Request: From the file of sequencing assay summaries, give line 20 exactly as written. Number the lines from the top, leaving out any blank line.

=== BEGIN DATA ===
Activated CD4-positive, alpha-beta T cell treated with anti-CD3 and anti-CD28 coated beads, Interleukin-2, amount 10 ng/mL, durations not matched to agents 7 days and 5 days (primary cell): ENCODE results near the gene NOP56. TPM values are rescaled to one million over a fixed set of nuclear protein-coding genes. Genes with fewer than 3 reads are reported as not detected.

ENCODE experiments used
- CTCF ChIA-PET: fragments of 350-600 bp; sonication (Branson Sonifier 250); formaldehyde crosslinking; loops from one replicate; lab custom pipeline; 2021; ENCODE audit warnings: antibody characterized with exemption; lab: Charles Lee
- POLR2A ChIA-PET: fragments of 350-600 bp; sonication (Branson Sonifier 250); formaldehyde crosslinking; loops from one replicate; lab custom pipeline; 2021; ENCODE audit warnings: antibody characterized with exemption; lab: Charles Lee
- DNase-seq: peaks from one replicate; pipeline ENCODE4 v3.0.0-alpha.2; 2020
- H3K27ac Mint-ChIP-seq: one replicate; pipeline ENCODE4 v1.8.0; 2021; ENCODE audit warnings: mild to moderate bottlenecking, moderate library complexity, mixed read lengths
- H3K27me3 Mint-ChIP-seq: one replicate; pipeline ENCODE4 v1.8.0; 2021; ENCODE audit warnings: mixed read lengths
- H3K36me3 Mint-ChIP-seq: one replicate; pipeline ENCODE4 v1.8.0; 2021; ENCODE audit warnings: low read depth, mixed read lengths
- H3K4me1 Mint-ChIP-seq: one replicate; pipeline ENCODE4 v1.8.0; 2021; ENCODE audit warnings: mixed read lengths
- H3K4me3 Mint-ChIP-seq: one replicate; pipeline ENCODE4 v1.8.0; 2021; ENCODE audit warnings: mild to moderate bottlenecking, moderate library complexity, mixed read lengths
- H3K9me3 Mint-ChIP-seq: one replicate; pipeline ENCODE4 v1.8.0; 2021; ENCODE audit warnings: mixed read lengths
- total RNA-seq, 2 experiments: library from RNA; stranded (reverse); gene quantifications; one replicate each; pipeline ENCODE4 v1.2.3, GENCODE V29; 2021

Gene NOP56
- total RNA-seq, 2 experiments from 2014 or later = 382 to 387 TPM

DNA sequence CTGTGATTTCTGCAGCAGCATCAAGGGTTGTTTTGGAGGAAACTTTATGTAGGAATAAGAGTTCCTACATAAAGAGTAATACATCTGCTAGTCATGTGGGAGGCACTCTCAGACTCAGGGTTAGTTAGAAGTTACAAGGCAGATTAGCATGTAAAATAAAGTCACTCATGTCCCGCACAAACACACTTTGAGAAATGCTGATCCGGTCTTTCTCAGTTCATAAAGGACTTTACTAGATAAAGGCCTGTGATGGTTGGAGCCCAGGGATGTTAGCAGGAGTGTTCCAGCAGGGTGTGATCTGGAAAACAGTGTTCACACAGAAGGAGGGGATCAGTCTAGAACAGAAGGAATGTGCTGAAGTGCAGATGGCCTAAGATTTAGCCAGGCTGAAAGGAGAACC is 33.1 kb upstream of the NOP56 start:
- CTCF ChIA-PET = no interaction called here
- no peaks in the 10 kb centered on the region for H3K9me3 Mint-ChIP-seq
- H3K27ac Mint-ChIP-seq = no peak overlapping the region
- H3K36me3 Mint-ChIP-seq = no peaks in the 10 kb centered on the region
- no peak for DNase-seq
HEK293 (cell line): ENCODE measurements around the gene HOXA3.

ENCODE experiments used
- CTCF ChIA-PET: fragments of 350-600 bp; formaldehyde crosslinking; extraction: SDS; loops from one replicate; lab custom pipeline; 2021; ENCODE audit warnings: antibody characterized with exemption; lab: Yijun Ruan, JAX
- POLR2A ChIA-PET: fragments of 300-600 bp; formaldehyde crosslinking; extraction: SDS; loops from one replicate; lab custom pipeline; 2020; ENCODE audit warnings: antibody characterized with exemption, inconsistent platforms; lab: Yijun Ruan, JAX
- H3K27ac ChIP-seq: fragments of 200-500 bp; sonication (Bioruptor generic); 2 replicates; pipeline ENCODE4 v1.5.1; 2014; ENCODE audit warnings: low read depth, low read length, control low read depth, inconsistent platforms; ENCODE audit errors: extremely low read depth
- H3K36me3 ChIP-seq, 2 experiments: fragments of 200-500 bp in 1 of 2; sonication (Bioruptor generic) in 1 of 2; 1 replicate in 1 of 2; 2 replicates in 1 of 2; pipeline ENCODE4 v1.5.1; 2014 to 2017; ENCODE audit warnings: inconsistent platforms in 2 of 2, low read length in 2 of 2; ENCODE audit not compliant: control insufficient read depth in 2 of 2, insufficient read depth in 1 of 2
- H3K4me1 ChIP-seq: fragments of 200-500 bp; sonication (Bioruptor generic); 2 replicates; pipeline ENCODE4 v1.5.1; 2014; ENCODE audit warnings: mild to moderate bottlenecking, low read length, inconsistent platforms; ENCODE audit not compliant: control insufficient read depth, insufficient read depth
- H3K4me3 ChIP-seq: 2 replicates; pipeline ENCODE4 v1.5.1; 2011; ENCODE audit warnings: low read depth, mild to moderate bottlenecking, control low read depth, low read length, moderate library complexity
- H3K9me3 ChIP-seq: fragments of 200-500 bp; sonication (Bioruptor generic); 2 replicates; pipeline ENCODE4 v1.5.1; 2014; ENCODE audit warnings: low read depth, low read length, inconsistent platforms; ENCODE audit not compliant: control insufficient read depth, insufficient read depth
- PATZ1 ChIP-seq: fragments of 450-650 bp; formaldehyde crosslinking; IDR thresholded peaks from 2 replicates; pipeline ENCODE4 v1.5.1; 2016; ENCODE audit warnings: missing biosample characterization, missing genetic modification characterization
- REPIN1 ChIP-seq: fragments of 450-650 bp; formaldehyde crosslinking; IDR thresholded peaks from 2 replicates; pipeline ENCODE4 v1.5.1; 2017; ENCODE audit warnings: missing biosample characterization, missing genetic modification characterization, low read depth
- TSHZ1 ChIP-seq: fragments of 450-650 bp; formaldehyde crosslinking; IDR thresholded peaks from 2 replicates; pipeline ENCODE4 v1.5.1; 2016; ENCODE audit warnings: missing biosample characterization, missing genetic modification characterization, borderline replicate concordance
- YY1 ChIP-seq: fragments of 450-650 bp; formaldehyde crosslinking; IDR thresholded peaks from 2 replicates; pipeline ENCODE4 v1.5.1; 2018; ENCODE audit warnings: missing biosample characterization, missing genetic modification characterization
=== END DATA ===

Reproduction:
- no peak for DNase-seq